One of the UK’s biggest publishing groups has developed a new content hub designed to make it easier for other publishers and brands to license its magazine and web content. Future Publishing hopes the dedicated resource will give it an advantage in growing its licensing and syndication revenues.
- Founded in 1985, Future Publishing is one of the UK’s biggest publishing groups and the country’s biggest licensor of magazine and web content. The company boasts a ‘strong print licensing revenue stream’ with a total of 96 print licensing agreements across 28 countries.
- The new Content Hub is a dedicated website hosting over 340,000 articles, images and feature stories available for licensing and syndication. Content is available in 12 categories from health and beauty to sport and music.
The content hub supports opportunities in:
- Magazines, helping publishers build new monthly, bi-monthly or quarterly brands in their own markets.
- Bookazines, facilitating regular, stand-alone titles across a wide range of subject areas.
- Content syndication, delivering high-value, relevant content to bolster the success of existing publications.
“Future Content Hub is a fantastic opportunity for us to grow Future’s syndication footprint,” said Head of Print Licensing, Rachel Shaw. “The website will help us to maximise the reach and value of our content editorially and commercially.”
What is licensing and syndication?
- Licensing and syndication give publishers access to top-tier branding and content at a discount. The original content syndication business, McClure, started almost 140 years ago in the US, representing authors as varied as Teddy Roosevelt and Sir Arthur Conan Doyle.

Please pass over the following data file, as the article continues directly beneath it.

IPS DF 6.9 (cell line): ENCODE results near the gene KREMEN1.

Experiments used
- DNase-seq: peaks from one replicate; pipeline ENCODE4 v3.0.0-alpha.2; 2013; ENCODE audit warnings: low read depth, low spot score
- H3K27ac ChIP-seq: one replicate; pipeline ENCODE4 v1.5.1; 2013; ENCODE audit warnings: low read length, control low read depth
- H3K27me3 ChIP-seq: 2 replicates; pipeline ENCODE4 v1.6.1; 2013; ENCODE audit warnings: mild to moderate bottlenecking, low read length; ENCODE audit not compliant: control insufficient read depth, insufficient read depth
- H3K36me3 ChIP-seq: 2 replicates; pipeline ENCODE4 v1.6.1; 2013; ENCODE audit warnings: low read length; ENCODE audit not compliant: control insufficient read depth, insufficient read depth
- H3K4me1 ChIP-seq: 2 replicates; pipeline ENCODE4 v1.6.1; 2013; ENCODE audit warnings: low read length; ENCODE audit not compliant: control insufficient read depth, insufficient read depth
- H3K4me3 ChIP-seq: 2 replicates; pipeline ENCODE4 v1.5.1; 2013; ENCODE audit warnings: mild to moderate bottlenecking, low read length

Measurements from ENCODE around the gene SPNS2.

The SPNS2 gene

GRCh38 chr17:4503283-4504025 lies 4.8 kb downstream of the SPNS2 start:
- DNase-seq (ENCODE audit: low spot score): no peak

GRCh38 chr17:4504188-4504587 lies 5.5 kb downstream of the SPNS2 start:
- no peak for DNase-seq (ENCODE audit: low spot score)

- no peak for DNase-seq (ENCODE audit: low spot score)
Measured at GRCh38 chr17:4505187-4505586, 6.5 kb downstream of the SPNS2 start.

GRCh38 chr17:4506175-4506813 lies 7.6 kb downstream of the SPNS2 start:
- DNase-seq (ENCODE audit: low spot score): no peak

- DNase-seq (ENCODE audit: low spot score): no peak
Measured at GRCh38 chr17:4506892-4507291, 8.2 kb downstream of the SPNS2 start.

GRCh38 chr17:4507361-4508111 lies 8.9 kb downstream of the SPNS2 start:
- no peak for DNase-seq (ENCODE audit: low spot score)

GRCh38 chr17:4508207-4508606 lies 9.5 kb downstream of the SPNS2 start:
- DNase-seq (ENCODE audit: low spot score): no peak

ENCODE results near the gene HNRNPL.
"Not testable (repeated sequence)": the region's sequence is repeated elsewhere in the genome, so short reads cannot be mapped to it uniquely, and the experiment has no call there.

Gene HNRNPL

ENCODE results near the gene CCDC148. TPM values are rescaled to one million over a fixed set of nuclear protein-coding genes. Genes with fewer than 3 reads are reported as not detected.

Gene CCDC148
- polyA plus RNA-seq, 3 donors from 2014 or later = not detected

- The syndication model is simple, allowing content creators to sell their work multiple times across different regions or territories. This means they can maintain profitability while charging publishers less than it would cost to create the content for themselves.
- Similarly, licensing the rights to an established publishing brand lets publishers enter a market quickly with the clout of an established publication. This is the model that sits under the 25+ international editions and vast array of brand extensions for Conde Nast’s world-famous fashion publication Vogue.
Emerging business model
Information giants like Future, Conde Nast and Meredith Corp – second only to Walt Disney in the global licensing stakes – have seen huge success in licensing and syndication. This highlights a growing belief that syndication is a strong business model for the internet age.
A 2020 article in the Harvard Business Review explains that everything on the Internet takes the form of information. There are millions of potential distribution points for users and, as the Internet economy grows, syndication will grow with it as ‘the underlying structure’ of business.
Author Kevin Werbach says, in such an environment, syndication becomes inescapable and that, “virtually any organization can benefit from syndication, often in several different ways if it’s willing to view itself as part of a larger, interconnected world rather than seeking exclusive control at every turn.”
He goes on, “Those that best understand the dynamics of syndication—that can position themselves in the most lucrative nodes of syndication networks—will be the ones that thrive in the Internet era.”